Assessing the Consequences of Preaching to a Larger Audience

Every year the International Bulletin of Missionary Research publishes a table describing the status of the Church’s global mission. Among the numerous statistics that make up this year’s table are two of special interest: (1) the number of evangelism-hours and (2) the number of hearer-hours per year. On their own they are significant enough, but taken together they have some very important light to shed upon the state of global Christianity.

What these statistics try to document is every hour of evangelism and every hour of listening to the gospel that takes place in a given year. So, for example, if I spent one hour sharing the gospel with a group of ten people, one hour of evangelism and ten hours of listening would have taken place (one hour for each person). When taken together, one can calculate a ratio. In 1900 there were five billion hours spent in sharing the gospel, and ten billion listening hours accumulated, or two hours of hearing for every hour of preaching (2:1 ratio). There is a certain amount of intimacy that can be seen in this statistic.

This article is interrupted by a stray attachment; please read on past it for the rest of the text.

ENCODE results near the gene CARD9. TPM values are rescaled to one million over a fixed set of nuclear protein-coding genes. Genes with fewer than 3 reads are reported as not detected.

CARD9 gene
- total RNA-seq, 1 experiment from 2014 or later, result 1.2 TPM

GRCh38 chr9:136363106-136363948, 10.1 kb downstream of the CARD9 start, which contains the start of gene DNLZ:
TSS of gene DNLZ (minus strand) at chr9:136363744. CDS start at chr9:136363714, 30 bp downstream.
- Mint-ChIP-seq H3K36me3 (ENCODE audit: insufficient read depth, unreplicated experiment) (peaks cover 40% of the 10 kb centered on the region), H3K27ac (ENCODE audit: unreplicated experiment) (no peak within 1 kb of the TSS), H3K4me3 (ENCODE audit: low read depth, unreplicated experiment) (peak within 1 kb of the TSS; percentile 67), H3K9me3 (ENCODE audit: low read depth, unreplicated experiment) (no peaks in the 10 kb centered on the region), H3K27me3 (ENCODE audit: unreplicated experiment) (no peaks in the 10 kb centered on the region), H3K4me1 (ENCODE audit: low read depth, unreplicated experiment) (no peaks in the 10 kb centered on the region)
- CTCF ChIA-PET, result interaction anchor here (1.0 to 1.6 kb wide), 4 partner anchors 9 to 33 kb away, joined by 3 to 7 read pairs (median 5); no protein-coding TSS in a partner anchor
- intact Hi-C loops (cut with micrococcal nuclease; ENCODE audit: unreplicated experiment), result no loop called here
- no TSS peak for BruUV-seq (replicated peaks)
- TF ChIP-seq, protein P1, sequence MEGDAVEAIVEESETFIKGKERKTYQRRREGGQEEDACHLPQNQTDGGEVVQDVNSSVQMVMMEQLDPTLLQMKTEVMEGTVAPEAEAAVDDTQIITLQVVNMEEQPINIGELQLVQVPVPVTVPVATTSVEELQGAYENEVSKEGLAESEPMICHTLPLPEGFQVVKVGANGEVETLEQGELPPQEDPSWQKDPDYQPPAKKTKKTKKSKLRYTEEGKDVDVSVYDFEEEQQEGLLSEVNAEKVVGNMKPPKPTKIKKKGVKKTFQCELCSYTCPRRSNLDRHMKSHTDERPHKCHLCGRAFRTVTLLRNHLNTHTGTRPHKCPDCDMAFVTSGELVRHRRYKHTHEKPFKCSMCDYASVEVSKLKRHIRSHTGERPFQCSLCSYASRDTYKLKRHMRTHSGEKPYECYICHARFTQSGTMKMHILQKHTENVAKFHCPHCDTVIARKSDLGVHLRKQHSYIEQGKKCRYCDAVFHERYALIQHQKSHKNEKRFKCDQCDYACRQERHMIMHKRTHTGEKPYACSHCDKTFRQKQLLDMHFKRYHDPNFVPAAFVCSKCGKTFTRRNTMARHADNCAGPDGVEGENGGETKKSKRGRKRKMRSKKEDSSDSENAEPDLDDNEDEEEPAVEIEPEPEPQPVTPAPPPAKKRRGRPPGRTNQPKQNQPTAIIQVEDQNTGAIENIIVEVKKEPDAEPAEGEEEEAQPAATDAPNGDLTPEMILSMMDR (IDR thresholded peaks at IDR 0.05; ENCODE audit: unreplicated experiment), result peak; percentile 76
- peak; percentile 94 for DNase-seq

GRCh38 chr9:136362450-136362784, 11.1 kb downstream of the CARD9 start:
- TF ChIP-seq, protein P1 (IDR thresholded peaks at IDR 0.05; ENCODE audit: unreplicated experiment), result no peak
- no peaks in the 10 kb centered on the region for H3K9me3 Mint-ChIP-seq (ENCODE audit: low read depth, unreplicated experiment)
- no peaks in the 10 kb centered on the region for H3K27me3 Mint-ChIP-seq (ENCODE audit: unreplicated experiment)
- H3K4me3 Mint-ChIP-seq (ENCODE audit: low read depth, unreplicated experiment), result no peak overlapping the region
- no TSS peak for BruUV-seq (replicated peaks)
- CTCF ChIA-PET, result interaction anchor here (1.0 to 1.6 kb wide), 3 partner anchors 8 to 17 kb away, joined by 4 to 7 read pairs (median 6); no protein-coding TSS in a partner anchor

While certainly there were evangelists speaking to large groups, the ratio implies that the majority of evangelism happened in small groups or face-to-face. This intimacy will be described by the word “space” throughout the remainder of this article and refers to the intimacy between the hearer and the speaker (not humans and God). While intimacy can be understood to mean the personal knowledge shared between two people, in this context it is simply referring to the ratio of hearing-hours to evangelizing-hours. The greater the ratio is between speaking and hearing groups, the further the space and the lower the intimacy.

Our goal has become getting people into the hallway (of Christiandom). Which room they choose after that is often considered a matter of little consequence.